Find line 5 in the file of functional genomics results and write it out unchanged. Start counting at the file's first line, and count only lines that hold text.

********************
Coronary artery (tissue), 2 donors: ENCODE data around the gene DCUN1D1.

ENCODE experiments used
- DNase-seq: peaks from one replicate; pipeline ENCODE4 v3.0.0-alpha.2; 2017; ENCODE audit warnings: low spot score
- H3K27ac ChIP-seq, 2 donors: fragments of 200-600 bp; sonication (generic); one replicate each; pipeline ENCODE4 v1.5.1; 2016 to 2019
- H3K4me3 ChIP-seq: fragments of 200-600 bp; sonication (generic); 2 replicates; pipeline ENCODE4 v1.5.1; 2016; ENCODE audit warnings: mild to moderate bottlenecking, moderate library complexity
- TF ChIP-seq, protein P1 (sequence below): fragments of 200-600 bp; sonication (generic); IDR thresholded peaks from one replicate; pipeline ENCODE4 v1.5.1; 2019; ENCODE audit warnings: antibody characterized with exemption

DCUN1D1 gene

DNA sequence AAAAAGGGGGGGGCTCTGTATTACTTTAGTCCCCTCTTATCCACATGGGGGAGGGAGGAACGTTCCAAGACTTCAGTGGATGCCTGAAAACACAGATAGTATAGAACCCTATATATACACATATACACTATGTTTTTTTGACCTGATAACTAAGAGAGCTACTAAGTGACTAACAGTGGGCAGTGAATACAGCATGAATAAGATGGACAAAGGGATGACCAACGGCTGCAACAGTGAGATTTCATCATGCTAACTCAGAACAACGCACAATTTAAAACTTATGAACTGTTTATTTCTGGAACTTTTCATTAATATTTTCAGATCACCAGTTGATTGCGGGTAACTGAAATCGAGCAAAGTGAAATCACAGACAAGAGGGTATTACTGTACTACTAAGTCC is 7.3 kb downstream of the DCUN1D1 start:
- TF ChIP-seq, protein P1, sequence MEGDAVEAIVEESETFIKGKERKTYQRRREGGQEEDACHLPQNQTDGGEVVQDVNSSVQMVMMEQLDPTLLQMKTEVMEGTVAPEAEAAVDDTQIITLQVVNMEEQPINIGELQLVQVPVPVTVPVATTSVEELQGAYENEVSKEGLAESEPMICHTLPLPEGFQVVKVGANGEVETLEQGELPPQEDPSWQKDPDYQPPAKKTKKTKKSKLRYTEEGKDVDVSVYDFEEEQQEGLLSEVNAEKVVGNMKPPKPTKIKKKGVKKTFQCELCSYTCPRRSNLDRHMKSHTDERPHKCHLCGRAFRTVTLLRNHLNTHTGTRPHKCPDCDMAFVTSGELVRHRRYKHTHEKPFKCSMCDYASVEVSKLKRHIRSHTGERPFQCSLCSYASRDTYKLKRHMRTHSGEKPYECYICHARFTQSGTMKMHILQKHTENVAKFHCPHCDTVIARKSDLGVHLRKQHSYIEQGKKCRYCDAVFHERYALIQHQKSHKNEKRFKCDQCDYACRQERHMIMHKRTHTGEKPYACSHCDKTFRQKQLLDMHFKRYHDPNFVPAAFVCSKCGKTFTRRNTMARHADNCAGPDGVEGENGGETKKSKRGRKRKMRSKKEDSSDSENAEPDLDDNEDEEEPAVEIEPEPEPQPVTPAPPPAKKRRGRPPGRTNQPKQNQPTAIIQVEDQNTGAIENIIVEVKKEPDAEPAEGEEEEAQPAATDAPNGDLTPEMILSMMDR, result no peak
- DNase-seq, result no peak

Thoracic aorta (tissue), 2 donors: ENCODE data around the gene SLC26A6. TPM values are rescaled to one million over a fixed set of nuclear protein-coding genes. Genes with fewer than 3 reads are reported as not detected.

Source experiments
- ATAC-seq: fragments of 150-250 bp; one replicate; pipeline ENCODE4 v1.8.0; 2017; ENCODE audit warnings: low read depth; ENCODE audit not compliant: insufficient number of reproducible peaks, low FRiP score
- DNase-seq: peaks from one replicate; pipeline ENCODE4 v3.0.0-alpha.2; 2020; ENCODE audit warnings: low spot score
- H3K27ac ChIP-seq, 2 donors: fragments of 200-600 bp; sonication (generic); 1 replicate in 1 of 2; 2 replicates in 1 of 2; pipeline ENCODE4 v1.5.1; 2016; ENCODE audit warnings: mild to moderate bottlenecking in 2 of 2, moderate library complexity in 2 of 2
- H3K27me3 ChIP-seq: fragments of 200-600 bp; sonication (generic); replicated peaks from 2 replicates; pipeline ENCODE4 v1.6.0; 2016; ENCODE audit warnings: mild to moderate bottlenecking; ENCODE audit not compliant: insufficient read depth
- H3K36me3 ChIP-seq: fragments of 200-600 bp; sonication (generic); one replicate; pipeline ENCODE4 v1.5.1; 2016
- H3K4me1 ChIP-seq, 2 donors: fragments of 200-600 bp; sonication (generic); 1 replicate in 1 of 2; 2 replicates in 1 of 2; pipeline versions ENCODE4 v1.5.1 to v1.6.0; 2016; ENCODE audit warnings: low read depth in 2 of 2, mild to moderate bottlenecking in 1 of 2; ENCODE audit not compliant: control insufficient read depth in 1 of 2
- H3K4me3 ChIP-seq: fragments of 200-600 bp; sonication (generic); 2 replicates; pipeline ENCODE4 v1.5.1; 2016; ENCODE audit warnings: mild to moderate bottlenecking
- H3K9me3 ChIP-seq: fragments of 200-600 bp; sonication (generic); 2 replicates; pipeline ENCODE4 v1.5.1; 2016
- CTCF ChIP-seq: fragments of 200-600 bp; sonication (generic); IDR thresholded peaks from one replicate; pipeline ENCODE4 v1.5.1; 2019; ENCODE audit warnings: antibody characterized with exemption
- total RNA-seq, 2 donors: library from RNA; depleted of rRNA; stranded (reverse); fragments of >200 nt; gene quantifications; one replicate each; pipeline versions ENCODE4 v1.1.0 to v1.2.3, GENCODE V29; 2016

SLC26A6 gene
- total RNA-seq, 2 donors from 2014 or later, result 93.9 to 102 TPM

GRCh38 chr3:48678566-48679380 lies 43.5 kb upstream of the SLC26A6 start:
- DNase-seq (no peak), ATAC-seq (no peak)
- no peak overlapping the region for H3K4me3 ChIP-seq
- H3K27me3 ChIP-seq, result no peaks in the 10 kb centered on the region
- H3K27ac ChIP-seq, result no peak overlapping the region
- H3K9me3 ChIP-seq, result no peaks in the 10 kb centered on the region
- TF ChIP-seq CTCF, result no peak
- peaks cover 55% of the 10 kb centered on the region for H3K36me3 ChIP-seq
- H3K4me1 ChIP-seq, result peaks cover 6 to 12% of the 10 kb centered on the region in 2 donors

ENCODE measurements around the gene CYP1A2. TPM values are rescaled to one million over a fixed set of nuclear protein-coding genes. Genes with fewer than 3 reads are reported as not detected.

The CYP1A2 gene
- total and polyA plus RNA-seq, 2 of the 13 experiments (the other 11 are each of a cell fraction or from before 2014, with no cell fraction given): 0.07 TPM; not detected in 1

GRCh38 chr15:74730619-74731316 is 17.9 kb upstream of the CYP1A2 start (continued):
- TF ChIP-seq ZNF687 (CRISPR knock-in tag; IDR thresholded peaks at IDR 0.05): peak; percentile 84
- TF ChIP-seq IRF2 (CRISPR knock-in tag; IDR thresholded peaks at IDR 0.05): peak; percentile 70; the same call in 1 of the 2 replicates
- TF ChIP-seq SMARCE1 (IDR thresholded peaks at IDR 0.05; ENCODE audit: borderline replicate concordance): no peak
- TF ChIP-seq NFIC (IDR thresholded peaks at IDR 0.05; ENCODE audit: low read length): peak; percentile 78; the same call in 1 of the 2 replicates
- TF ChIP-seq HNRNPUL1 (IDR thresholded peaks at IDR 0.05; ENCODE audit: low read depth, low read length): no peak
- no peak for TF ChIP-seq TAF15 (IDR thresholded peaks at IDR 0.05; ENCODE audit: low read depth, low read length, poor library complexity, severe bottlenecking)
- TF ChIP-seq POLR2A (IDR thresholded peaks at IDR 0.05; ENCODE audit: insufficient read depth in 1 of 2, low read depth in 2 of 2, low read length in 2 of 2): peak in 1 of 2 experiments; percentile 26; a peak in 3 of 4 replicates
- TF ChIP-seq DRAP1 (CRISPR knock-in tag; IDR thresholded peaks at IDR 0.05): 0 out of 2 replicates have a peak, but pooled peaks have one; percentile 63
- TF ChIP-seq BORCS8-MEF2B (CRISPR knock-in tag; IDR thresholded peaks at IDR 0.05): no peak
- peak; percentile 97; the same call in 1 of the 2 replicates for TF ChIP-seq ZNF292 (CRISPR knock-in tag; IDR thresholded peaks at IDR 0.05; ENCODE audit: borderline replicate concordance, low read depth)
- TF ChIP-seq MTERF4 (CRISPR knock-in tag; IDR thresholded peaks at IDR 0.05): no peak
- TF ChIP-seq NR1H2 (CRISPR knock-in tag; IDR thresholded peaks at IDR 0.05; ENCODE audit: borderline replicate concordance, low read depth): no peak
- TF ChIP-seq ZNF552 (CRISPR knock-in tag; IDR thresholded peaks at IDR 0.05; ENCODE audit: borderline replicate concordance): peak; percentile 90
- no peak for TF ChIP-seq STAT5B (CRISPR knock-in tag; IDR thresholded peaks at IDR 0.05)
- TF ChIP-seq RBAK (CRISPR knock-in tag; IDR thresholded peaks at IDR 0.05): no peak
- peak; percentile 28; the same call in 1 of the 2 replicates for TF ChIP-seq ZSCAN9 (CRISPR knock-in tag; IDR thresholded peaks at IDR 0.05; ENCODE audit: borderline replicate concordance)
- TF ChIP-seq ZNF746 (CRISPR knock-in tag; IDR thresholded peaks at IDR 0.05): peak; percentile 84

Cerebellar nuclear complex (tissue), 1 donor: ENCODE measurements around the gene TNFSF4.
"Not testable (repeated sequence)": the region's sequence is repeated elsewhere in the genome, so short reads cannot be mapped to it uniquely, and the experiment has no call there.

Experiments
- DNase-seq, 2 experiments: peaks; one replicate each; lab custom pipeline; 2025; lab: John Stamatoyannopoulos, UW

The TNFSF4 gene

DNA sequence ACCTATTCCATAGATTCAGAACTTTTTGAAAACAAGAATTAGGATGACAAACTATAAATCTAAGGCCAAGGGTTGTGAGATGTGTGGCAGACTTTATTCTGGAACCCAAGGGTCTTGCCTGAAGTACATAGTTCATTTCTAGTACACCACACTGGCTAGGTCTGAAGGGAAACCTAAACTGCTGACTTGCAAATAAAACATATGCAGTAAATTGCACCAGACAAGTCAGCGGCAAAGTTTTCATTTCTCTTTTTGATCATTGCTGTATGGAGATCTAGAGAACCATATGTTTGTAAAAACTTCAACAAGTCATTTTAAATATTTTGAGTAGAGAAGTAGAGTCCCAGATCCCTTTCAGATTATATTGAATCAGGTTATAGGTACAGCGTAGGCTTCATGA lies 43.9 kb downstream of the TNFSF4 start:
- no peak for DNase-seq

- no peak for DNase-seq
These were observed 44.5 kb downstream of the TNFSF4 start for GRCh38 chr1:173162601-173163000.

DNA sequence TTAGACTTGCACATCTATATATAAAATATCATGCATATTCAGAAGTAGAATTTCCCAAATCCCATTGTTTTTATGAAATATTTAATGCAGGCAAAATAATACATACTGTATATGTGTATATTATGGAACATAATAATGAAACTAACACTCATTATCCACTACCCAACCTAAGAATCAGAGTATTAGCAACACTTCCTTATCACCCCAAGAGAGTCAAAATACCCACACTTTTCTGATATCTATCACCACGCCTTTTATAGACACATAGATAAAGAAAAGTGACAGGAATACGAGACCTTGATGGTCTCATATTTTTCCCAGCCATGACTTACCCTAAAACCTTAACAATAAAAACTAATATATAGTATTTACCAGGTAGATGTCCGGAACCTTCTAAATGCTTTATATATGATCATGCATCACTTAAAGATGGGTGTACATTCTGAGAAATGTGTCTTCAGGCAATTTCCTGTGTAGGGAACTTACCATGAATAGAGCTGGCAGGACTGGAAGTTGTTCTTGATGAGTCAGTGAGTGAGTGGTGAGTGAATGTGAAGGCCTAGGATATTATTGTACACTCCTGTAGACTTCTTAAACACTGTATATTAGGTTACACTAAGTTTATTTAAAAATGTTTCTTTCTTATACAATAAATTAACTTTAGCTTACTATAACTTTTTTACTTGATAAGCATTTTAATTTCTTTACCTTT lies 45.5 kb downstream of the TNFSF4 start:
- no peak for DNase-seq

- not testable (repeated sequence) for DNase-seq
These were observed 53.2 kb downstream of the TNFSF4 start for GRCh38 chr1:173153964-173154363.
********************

- H3K4me3 ChIP-seq: fragments of 200-600 bp; sonication (generic); 2 replicates; pipeline ENCODE4 v1.5.1; 2016; ENCODE audit warnings: mild to moderate bottlenecking, moderate library complexity